We do have a few quibbles with Navigon's iPhone implementation, however. For a start, routing options are only accessible once you have planned your destination. So whilst you can choose to calculate routes for a car, motorcycle, lorry, bicycle or pedestrian, this and all global settings only become available once you're already navigating. Verbal directions are also fairly general, merely telling you which way to turn at a junction, rather than explaining exactly the road name you should look out for.
This initial version misses out on some other important functions, too. There are no speed camera locations included, and you can't plan a route with multiple waypoints, although speed limits are indicated and you can add interim destinations to a route you're already travelling on. Also, when listening to music via the iPod abilities of the iPhone, its volume won't be reduced when MobileNavigator is giving voice commands. All these features are due in a free update later in July.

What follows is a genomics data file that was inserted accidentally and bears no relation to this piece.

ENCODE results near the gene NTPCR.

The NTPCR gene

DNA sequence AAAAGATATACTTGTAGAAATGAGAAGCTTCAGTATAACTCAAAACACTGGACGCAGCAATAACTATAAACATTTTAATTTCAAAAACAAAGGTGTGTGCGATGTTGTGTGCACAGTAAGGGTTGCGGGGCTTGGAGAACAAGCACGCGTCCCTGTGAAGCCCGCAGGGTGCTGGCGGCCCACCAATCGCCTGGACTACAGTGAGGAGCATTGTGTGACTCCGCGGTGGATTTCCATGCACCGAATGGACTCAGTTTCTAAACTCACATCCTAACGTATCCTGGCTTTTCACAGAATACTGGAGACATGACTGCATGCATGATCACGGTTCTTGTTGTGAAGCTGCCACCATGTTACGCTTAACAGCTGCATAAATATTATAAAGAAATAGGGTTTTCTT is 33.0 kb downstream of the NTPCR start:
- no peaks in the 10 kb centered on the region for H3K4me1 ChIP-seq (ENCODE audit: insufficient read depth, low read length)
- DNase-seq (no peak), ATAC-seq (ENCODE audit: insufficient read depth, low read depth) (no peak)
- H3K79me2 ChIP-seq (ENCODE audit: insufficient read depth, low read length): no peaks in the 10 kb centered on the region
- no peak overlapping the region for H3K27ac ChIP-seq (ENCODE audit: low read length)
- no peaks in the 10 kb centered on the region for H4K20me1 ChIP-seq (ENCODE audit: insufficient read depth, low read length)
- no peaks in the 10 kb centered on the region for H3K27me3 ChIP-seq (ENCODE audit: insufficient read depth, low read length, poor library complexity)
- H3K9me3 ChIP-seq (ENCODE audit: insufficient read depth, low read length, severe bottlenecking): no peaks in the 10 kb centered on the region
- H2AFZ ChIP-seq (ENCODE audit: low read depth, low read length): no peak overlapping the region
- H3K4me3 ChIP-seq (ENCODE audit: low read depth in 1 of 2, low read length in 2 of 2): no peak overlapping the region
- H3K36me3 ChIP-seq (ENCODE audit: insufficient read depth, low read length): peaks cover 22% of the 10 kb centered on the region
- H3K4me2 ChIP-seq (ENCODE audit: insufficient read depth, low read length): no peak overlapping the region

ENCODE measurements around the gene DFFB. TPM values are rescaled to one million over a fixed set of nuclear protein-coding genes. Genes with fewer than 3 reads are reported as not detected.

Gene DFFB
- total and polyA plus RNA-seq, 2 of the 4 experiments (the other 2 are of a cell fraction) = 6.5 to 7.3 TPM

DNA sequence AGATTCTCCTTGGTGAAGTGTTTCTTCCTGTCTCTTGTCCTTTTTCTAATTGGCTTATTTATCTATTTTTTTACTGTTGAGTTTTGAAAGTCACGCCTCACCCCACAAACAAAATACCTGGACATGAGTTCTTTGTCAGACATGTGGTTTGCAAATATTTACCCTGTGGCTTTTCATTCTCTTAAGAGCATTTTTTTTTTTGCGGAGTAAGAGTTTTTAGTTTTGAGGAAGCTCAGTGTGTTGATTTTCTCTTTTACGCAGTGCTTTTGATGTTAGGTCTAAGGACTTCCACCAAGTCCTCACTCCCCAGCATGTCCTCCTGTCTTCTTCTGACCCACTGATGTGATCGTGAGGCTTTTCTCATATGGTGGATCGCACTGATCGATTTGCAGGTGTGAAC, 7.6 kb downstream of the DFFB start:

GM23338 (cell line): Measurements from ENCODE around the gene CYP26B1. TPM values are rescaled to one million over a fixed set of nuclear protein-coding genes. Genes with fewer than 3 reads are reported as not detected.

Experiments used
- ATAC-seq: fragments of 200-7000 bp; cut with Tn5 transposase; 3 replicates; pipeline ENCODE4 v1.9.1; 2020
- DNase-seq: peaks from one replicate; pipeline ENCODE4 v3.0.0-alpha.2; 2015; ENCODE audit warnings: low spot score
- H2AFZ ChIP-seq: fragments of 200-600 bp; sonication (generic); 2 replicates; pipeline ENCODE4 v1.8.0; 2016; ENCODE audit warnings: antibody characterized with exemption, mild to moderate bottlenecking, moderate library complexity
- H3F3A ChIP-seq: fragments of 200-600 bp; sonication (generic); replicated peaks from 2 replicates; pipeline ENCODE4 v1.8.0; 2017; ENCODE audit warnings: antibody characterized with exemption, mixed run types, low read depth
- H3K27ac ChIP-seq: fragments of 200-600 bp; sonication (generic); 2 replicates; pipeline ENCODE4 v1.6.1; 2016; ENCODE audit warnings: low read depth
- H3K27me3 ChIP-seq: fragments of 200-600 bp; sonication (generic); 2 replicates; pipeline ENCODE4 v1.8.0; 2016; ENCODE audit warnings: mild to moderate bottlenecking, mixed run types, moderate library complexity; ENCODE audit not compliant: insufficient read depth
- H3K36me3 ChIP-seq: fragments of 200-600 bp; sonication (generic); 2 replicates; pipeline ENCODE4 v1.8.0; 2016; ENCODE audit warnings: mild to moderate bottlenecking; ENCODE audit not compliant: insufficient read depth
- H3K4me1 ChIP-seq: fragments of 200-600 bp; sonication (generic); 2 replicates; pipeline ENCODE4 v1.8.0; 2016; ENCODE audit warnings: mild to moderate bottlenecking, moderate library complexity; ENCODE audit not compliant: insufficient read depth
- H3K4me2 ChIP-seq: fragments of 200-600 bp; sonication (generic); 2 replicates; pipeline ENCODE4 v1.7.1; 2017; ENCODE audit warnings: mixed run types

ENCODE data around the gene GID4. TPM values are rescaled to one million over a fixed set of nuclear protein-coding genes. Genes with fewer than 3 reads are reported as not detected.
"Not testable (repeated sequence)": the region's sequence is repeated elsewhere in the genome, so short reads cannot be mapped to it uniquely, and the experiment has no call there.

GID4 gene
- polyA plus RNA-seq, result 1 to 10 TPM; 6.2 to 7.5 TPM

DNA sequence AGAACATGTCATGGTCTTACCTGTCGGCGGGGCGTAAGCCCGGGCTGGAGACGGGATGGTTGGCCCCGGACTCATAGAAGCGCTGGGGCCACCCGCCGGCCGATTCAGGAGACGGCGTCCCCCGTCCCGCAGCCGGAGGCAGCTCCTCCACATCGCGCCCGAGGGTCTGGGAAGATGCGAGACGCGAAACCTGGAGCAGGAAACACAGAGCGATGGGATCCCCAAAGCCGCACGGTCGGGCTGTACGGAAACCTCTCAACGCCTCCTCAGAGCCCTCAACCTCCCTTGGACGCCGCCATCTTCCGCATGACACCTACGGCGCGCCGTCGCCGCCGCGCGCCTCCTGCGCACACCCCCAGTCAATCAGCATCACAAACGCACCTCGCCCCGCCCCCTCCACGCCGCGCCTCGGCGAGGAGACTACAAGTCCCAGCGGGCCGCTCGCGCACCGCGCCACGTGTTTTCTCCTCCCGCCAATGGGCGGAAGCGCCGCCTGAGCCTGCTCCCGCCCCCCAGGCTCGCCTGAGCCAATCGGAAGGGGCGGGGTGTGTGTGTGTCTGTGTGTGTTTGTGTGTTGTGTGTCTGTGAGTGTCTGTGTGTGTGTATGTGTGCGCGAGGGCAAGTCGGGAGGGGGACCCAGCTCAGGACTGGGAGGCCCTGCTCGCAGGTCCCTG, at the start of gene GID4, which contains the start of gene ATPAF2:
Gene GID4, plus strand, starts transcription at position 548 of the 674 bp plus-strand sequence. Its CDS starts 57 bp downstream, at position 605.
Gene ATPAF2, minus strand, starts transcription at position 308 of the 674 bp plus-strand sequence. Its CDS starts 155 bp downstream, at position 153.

Another update will allegedly bring TMC traffic update interoperability and verbal directions which do indicate road names, but there is no mention of whether this will be a free upgrade or a future new version you have to pay for. MobileNavigator 7 for Windows Mobile also offers weather forecasting and HRS hotel booking widgets, but these aren't included in the iPhone version.
Navigon has managed to beat TomTom to market with the first fully-featured sat-nav software for the iPhone, and MobileNavigator gets the job done adequately. However, it's not exactly replete with capabilities, even compared to the latest Windows Mobile version of the app. Although a lot of the missing features will supposedly be arriving in a free future update, we would still recommend seeing what TomTom has to offer, and how much this will cost, before choosing the Navigon option.